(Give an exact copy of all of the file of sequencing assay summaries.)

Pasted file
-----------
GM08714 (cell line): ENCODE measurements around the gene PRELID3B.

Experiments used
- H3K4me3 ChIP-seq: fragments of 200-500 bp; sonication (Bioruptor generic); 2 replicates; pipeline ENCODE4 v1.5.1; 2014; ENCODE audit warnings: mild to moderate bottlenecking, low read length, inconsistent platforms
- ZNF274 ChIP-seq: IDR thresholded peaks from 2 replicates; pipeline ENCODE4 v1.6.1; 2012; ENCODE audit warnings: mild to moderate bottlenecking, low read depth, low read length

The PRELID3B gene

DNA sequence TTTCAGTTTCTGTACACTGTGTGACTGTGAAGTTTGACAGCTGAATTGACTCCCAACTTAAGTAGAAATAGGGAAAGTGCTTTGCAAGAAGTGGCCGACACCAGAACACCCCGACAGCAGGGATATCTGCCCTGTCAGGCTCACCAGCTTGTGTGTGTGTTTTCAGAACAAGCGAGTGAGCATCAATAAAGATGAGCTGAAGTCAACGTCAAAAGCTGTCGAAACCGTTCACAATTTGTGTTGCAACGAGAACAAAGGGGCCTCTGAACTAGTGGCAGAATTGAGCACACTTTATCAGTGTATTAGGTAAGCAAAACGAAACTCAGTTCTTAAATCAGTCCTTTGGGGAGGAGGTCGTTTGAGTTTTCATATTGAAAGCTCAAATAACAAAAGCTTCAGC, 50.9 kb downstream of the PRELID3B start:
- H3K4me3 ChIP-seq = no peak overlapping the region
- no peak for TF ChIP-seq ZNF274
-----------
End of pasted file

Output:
GM08714 (cell line): ENCODE measurements around the gene PRELID3B.

Experiments used
- H3K4me3 ChIP-seq: fragments of 200-500 bp; sonication (Bioruptor generic); 2 replicates; pipeline ENCODE4 v1.5.1; 2014; ENCODE audit warnings: mild to moderate bottlenecking, low read length, inconsistent platforms
- ZNF274 ChIP-seq: IDR thresholded peaks from 2 replicates; pipeline ENCODE4 v1.6.1; 2012; ENCODE audit warnings: mild to moderate bottlenecking, low read depth, low read length

The PRELID3B gene

DNA sequence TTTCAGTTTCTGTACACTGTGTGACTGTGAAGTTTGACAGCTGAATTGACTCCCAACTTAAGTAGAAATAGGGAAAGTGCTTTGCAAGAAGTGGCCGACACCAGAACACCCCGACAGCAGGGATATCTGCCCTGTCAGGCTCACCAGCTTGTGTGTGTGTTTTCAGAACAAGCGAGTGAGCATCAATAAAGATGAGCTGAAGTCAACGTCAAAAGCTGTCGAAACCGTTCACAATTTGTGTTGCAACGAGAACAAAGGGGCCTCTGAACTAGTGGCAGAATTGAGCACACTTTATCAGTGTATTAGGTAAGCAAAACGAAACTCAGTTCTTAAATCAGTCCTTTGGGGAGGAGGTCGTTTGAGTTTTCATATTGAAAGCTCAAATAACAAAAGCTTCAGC, 50.9 kb downstream of the PRELID3B start:
- H3K4me3 ChIP-seq = no peak overlapping the region
- no peak for TF ChIP-seq ZNF274